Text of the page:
EDCs can exercise their effect on us in several ways:
- Bind to the body’s hormone receptors and mimic the hormone
- Block the action of the body’s hormone
- Stimulate the enzymes responsible for the synthesis or clearance of a hormone
- Inhibit the enzymes responsible for the synthesis or clearance of a hormone.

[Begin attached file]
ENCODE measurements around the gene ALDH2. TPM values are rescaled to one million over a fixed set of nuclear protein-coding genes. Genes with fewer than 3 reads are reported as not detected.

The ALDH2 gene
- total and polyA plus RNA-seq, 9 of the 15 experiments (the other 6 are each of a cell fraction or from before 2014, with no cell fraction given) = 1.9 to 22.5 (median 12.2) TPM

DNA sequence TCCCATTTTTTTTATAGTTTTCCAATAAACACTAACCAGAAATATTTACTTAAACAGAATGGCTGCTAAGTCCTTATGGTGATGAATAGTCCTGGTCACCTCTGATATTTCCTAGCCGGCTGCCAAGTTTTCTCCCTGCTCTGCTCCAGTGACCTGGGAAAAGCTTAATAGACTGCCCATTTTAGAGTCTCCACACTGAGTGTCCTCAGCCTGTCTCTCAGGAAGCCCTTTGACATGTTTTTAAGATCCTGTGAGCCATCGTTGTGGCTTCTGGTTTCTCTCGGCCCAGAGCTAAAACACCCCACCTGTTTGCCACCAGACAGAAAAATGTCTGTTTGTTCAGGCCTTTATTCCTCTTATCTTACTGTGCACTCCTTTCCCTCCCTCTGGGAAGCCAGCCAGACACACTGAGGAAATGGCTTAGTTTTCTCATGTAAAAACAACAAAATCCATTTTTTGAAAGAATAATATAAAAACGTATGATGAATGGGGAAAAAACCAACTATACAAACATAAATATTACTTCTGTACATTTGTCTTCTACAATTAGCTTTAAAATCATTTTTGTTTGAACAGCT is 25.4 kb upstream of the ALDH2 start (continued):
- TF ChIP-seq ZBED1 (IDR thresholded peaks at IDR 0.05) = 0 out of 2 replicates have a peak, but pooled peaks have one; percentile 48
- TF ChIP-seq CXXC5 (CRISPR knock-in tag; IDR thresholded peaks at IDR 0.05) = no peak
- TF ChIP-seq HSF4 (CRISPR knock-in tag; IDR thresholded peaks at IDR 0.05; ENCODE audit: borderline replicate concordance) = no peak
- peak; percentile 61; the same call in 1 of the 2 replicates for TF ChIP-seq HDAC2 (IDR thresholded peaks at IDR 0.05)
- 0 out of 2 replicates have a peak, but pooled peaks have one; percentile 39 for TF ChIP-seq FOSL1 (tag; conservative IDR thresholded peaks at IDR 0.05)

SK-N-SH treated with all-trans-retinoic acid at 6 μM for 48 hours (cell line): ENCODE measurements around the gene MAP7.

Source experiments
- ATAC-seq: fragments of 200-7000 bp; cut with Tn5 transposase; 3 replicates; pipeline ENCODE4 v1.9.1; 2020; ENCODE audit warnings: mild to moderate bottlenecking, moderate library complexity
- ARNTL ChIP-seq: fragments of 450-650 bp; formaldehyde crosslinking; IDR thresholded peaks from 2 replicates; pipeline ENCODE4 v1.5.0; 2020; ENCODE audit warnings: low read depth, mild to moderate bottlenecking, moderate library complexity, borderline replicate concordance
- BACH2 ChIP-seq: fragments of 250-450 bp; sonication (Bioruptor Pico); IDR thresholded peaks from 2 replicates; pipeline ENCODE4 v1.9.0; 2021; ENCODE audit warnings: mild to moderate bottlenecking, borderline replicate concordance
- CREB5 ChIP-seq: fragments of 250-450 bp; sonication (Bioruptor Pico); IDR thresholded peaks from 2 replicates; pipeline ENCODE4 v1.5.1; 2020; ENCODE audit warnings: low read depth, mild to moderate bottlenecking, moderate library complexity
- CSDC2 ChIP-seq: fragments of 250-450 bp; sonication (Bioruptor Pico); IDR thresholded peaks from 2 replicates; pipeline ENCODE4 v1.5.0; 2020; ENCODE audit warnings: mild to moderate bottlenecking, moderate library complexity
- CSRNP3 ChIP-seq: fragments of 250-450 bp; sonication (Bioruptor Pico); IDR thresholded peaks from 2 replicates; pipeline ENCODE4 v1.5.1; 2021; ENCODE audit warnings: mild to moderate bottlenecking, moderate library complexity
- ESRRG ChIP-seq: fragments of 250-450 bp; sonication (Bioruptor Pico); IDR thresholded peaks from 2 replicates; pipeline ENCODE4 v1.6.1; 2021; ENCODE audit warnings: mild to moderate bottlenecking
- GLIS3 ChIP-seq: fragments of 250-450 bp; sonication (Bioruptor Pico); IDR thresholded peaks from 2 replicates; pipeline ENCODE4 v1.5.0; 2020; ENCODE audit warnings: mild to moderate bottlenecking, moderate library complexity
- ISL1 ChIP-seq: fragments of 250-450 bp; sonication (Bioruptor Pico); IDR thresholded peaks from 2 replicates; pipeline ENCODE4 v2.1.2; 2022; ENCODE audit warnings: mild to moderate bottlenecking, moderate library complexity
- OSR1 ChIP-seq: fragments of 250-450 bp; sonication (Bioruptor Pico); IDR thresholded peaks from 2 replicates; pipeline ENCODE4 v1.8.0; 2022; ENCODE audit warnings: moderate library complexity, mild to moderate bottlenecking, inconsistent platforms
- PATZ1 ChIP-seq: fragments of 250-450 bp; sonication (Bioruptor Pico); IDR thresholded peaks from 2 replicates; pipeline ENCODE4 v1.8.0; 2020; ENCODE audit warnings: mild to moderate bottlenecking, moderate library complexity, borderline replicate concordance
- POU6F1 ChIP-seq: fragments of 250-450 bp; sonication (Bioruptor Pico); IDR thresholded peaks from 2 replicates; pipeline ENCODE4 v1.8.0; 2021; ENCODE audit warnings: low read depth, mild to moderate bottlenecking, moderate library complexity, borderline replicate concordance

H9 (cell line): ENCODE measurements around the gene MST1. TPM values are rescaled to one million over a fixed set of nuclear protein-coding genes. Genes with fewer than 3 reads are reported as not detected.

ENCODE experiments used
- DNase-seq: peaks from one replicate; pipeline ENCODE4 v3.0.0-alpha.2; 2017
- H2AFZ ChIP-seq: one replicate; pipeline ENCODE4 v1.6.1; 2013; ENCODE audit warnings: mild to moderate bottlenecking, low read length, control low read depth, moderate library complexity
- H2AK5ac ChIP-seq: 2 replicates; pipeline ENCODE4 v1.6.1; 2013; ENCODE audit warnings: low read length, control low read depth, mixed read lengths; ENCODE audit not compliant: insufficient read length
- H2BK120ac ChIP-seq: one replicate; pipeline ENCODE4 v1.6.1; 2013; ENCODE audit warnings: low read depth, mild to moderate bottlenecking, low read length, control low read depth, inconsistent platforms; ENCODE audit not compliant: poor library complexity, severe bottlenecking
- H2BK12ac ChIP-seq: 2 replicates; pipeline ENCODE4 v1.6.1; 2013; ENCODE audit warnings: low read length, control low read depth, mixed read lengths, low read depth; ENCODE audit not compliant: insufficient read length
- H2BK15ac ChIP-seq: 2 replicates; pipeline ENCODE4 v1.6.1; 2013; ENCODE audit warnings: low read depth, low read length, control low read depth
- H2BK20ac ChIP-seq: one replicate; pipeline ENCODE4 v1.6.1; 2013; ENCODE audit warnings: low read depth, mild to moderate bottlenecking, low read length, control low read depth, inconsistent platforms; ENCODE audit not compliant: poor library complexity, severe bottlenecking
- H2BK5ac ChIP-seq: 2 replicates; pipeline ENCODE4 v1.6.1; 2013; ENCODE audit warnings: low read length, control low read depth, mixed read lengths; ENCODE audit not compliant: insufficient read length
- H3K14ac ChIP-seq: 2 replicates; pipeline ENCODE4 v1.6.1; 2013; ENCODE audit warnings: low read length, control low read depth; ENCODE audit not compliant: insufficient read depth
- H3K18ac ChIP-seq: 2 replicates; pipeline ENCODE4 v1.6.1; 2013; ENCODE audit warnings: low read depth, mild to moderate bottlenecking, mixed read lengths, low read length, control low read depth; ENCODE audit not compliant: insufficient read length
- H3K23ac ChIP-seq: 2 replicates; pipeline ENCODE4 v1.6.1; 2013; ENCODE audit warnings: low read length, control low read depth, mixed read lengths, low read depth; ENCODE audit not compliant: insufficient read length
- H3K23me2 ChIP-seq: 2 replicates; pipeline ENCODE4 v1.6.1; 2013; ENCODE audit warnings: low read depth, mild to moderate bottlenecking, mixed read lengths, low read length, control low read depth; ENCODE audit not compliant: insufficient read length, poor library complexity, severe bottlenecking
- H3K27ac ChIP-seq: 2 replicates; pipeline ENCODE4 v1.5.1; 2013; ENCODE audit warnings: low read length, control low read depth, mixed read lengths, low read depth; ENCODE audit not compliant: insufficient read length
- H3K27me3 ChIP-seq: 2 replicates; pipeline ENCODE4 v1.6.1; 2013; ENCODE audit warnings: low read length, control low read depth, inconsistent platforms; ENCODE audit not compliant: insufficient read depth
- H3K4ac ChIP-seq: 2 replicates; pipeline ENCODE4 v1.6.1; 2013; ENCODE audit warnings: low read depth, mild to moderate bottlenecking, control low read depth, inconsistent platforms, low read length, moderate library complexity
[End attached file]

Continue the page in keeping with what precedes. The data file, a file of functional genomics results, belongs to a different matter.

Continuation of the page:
The effects of EDCs depend on the chemical, the stage of development of the person, and which part of the endocrine system the chemical targets. For example, if an organism is exposed to a EDC that disrupts sex hormones, when they are in the womb, then the kind of effects may include structural deformities of the reproductive tract, effects on sexual behaviour, and low sperm counts. If the primary action is on the thyroid hormones, then exposure in the womb may cause effects on intelligence and growth, since these hormones are responsible for metabolism and normal brain development. If the EDCs target the endocrine system at a higher level, eg by interfering with the brain’s release of hormones to regulate the production of other hormones, then the EDC will trigger multiple effects.